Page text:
Courting heritage

Courting heritage
The very idea of heritage walk evoked romanticism of unearthing the layers of history, discovering the city where I live in a new light. When the annual Kala Ghoda Arts Festival (KGAF) in Mumbai conducted guided heritage walk, it was a chance to travel back some 350 years ago.

It was the fortified area of Mumbai where the East India Company started building the grand architectural structures that are today charming vignettes reminiscent of Victorian London. The fort walls had been demolished in mid-19th century itself for the city’s expansion, and changes in due course of time were inevitable. Still the visible heritage precinct of Ballard Estate and the radius of two kilometres around it hold an irresistible old world charm.

Charms of a city

So on one fine afternoon,I boarded the Mumbai local train to discover the footprints in time from the vintage Churchgate station. I paused and looked around to be greeted by the stunning façade of the Western Railway Headquarters just across the road.  The neo-classical British era building looms large.

As I had taken the western line that starts from Churchgate station, those who take the central line to reach the Chhatrapati Shivaji (earlier Victoria) Terminus would certainly be enamoured by the Central Railway Headquarters building. The only UNESCO World Heritage monument in the city, it is one of the most photographed landmarks of the city. Bustling with people, this Gothic masterpiece designed by Fredrick William Stevens holds tremendous visual appeal. Named after Queen Victoria and opened in 1887, the iconic structure has been captured in celluloid umpteen times.

As I had disembarked at Churchgate, I decided to walk down towards the Horniman Circle garden on the eastern side of Fort area. This was to be the KGAF starting point for the Ballard Estate heritage walk. I strolled towards the nearby Gothic heritage buildings of the Bombay High Court that was built in 1878 and the University of Mumbai. It has lovely stained glass windows and the tall Rajabai Clock Tower has striking resemblance to London’s ‘Big Ben’.

Similarly, a short distance away at the cross roads, there is the Flora Fountain resembling London’s Piccadilly Circle. Built in 1869, the fountain leads to the bustling shopping arcade in Victorian buildings. I stood there visualising the fortified city when there stood the Churchgate. It leads to St Thomas Cathedral, known today for its exquisite statues and plaques inside. I met with my fellow heritage walk enthusiasts at Horniman Circle. It was our collective admiration of the surrounding Victorian buildings that warmed us to each other. Our heritage trail was peppered by curator Krutika Garg’s vast knowledge of architecture of that era chronicling each phase of the city’s development.

Some 350 years ago, Mumbai was just fishing villages of the Koli community, spread on its seven islands. The etymology of the city perhaps came from the old Portuguese phrase bom baim, meaning the good little bay. It was in 1661 that Prince Charles II of England married Catharine of Braganza and got Bombay as a dowry from the Portuguese. It was not until 1668 when East India Company realised the immense potential of its natural harbour and rented it from the British Crown at a pittance.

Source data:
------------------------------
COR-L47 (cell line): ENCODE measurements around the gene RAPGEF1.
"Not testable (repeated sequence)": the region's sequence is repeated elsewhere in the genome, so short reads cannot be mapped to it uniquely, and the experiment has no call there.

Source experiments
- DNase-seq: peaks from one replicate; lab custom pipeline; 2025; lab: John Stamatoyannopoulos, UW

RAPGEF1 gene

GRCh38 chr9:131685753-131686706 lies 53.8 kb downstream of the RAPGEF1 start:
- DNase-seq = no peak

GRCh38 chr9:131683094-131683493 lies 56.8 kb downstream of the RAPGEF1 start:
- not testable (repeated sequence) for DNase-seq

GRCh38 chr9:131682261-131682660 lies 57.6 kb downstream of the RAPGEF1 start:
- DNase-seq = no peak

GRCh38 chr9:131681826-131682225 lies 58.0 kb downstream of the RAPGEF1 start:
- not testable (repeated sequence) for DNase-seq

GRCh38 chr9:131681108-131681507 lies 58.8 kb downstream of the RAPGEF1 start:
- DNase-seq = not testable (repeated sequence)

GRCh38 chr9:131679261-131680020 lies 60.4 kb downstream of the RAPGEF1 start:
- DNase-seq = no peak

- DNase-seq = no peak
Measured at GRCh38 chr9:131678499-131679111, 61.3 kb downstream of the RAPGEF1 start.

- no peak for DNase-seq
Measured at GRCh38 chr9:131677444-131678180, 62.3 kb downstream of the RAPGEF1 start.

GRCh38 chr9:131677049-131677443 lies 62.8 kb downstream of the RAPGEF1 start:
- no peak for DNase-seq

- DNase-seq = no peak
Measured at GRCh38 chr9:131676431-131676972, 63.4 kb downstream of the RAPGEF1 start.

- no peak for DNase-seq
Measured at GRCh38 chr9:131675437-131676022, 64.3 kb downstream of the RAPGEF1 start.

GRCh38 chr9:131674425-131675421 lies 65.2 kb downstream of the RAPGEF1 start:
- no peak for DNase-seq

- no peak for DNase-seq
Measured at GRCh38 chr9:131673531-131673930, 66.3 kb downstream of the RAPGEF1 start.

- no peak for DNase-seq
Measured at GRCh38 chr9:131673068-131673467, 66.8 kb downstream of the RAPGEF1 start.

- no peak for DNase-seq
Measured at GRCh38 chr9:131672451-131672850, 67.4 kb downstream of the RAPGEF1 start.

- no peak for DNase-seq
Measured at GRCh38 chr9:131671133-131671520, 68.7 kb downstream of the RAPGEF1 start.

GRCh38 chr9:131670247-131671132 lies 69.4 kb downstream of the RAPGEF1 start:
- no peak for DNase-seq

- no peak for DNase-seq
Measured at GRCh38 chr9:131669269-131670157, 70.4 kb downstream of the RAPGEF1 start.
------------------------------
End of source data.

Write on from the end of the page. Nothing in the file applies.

The Victorian touch

The place we stood was the business district known as Ballard Estate, designed by architect George Wittet. Named after J A Ballard, founder of the Bombay Port Trust, it was built on reclaimed land between 1914-1918. As far as my eyes stretch, there are leafy avenues with European renaissance-style buildings.

As we circled the area, we came across the all-white façade of the town hall built in 1930 that once belonged to the Asiatic Society of Bombay founded by Sir James Mackintosh, which now houses a public library. With its wide steps leading to a spacious portico with eight doric columns, the building is magnificent. “It is the purest form of Neo-classical structure in the whole of Mumbai,” Krutika enlightened us about its Greco-Roman style of architecture.

We came back to the Horniman Circle and as evening cool pepped my mood, the KGAF walk ended. I decided to continue on my own, walking towards the Kala Ghoda precinct known for its art galleries and Gothic buildings. I walked across the high security Dalal Street housing the Bombay Stock Exchange, towards the 275-years-old naval dockyard building. Nearby are the Esplanade mansions, Davis Sassoon Library, Jehangir Art Gallery, the Prince of Wales Museum (now Chhatrapati Shivaji Maharaj Vastu Sangrahalaya), Elphinstone College among others. 

It was in 1860 that the walls were finally demolished. The three earlier gates of Churchgate, Apollo Gate and Bazaar Gate led to the busy town. The Bazaar Gate opened into the native street market. The Crawford Market there is the city’s first covered market where you get almost everything under one roof. The Apollo Gate leads to Apollo Bunder where the iconic Taj Mahal Palace Hotel and the Gateway of India stand along the vast expanse of Arabian Sea. With its 26-metres-high arch, the monument commemorated the visit of King George V and Queen Mary of England.

In 1800, traders and workers came from all over the country as the cotton textiles trade boomed. The Parsis and Iranis lapped up business opportunities by setting up tea houses and restaurants during 1840s. At one time, there were 1,400 cafés in the Fort area alone. Today, they may be few and far between, but the checkered table covers and high ceilings of the Irani cafés evoke nostalgia. Experience the culinary heritage of the Fort area. The Jimmy Boy for patrani machhi, Yazdani Bakery for its brun maska and Britania & Co for its berry pulao would satiate you after a long walk.

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